D.C. club said to be matter of time

Baseball official calls franchise in Washington or Virginia `inevitable'


April 18, 2002|By Peter Schmuck and Joe Christensen | Peter Schmuck and Joe Christensen,SUN STAFF

NEW YORK - Major League Baseball president and chief operating officer Robert DuPuy said yesterday that the arrival of baseball in Washington or Northern Virginia is "inevitable," but refused to give a timetable for the placement of a second major-league team in the region.

DuPuy, baseball's second-ranking official, echoed commissioner Bud Selig's earlier assertion that Washington is "a prime candidate" for the relocation of an existing franchise to the nation's capital or its Virginia suburbs.

"I think it's inevitable there will be a team in D.C. or Northern Virginia," Dupuy said yesterday. "I just think it's a matter of when, and whether it's next year, whether it's five years from now, I think it's inevitable that we will have a team in D.C."

Though Selig's comments before spring training caused great excitement in the Washington area, the lack of a firm timetable and the prospect of another bitter labor war between the players and owners has tempered expectations that the Montreal Expos will arrive in time for the 2003 season.

During a meeting yesterday with reporters from Baltimore and Washington, DuPuy both praised the Washington market and expressed some doubts about the economic fertility of the area and the wisdom of relocating a team within close driving distance of the Orioles.

"Washington's a complicated issue, as we know," he said. "I think no one disputes that there would be some impact on the operation of the Baltimore Orioles. There are a lot of people who drive more than 32 miles, or 41 miles, to see major-league baseball games. So there is some impact, and the question is how much?

"And the question is, would you turn what has been clearly one of our flagship franchises over the last 10 years, notwithstanding that they frankly haven't performed very well on the field for the past few years, into two OK franchises."

Of course, that's the argument that has been employed by Orioles owner Peter Angelos to support his opposition to a Washington franchise. The Orioles have estimated that close to 25 percent of their revenues come from Washington and its suburbs - though primarily the Maryland suburbs.

Washington groups have released studies disputing that level of support, but with Major League Baseball claiming to be in the throes of an economic crisis, even a 10-15 percent revenue hit could have a significant impact on the financial strength of the Orioles.

Angelos could not be reached for comment last night.

There also is some question whether a Washington team would do as well as baseball fans and the two potential ownership groups contend.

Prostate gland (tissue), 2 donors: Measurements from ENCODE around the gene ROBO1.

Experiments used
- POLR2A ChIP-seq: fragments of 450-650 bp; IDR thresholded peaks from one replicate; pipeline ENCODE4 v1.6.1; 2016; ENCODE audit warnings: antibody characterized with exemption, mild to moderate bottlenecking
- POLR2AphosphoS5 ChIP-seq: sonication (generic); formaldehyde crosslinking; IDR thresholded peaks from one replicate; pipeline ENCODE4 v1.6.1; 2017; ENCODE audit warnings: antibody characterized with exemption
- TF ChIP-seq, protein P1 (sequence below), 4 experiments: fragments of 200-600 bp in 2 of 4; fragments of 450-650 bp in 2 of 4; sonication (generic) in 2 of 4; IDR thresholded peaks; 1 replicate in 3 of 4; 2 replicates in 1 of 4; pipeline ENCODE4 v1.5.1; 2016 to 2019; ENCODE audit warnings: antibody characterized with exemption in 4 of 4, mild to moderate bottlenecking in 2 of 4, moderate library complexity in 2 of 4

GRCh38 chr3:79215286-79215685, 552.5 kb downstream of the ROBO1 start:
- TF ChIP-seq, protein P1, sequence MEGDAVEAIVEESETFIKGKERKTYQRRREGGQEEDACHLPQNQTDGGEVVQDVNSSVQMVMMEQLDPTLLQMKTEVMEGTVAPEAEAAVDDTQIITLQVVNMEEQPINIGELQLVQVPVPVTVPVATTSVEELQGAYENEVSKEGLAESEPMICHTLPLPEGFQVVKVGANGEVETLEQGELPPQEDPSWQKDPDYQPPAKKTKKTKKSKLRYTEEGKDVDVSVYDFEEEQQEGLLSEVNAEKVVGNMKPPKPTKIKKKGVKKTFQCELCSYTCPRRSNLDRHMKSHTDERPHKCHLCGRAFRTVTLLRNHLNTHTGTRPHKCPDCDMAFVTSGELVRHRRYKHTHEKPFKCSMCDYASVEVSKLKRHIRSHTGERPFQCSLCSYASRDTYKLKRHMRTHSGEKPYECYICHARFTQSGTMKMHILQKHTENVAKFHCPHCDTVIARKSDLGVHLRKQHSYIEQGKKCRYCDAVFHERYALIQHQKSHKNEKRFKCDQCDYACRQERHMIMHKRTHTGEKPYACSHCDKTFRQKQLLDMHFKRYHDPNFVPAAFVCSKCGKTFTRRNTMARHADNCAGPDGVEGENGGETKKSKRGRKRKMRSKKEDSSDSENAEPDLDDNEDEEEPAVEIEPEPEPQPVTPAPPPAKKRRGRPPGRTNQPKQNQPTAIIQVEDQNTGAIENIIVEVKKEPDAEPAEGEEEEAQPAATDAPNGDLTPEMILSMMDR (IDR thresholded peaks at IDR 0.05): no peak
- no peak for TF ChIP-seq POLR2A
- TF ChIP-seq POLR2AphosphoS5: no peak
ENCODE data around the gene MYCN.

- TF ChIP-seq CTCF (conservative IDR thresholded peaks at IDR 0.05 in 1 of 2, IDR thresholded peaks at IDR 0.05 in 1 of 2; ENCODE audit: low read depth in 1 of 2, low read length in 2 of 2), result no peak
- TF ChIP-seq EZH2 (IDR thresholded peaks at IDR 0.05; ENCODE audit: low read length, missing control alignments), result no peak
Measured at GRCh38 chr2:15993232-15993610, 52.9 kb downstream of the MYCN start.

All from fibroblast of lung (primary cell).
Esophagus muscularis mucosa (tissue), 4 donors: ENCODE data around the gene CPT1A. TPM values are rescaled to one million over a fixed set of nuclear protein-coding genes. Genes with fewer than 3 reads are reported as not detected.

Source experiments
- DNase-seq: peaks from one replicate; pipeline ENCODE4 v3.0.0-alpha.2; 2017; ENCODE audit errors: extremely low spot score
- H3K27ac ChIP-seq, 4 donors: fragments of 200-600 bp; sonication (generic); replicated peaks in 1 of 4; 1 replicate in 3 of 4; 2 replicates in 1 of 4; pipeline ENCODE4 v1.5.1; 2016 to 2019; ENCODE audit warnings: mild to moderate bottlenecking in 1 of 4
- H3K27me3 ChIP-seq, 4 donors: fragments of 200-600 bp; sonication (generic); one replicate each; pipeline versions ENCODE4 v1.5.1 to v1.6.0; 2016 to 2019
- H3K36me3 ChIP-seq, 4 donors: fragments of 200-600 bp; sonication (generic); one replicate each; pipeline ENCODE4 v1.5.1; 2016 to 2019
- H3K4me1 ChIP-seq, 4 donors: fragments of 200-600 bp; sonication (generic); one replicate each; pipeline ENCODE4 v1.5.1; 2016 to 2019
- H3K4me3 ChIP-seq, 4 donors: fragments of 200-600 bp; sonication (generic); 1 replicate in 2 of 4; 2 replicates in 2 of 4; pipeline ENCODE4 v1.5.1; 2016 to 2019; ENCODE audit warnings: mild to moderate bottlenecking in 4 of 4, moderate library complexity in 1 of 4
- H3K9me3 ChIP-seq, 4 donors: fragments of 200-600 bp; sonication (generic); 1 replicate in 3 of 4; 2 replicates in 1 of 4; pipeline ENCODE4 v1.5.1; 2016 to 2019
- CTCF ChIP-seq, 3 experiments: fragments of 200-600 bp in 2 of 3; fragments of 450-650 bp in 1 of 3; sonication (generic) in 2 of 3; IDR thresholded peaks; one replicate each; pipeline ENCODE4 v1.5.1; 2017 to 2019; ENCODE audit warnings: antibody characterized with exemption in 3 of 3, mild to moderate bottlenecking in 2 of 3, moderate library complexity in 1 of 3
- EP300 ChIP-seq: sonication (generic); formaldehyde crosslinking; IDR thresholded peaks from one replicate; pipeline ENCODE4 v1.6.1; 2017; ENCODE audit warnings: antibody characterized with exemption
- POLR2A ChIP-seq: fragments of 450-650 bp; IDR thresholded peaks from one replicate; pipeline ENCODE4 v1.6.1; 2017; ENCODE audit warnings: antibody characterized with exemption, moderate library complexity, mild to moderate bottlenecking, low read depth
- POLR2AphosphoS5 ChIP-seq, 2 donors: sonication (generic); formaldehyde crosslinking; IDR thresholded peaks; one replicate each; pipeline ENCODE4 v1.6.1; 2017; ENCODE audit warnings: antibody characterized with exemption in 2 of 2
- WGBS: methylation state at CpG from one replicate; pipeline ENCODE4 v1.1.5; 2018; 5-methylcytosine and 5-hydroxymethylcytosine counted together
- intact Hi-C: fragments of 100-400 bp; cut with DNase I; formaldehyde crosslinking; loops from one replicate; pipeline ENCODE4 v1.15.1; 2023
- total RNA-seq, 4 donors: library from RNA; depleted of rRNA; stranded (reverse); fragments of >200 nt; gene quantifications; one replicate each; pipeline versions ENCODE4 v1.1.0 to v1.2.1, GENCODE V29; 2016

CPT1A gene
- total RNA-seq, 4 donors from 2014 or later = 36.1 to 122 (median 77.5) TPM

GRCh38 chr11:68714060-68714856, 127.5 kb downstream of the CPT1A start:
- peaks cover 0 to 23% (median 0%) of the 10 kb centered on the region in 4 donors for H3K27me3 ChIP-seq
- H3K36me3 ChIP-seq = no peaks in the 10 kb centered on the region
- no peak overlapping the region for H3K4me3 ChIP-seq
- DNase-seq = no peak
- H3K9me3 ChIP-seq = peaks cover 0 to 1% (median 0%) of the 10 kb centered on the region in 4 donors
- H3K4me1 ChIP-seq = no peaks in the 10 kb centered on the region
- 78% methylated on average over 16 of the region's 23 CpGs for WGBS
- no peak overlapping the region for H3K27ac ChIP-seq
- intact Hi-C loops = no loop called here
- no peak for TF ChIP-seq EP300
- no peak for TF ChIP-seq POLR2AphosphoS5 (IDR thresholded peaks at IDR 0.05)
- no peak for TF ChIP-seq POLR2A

"Washington had baseball twice, [but] it's a different city now. Northern Viginia is different than it has been, no question about that," DuPuy said. "It [Washington] has a brand-new, terrific facility for hockey and basketball and not withstanding the presence of M.J. [Michael Jordan] they don't draw what people would like. So there's some issue about the support level there.

"Bud has made it clear, however, that relocation is on baseball's horizon after we sort out the sort of global economic issues that we've got to get solved the next year, two years."

Angelos has made his opposition to a Washington franchise clear, but his relationship with Selig and his fellow owners apparently has never been better. Where he once was considered a maverick too sympathetic to the Major League Baseball Players Association, he recently became a full-fledged member of management's bargaining committee. DuPuy says there is no connection between that appointment and the status of Washington's bid to land a team.

The owners, according to DuPuy, brought in Angelos because of his tenure as an owner, his large stake in his franchise and because he was the owner thought to be most sympathetic to the union during the 1994-1995 work stoppage.

"It's impressive having an owner there, frankly," DuPuy said. "The players association generally has players there, and I think it adds an element. Yesterday, we talked about the sincerity of both sides getting to a deal sooner rather than later because some writers have written that there's really no incentive to make a deal until the fall, and nothing's going to happen until the fall.

"We would not waste owners' time [if that were the case]. ... We would have just stayed with staff if we were going to mark time. He provides a level of dignity to the proceedings, having an owner at the table."

DuPuy also provided an update on the negotiations, which remain largely stalled over two major issues - a dramatic increase in the amount of local revenue shared by all the clubs and the owners' desire for a 50 percent luxury tax on payrolls in excess of $98 million per team.

"We did $160 million of sharing of local revenue last year," he said. "We wanted to bump to $250 million. They're willing to go to $180 [million], that's the spread. To dump $20 million in an industry that generates $3.5 billion in revenues isn't going to cure a lot of ills."

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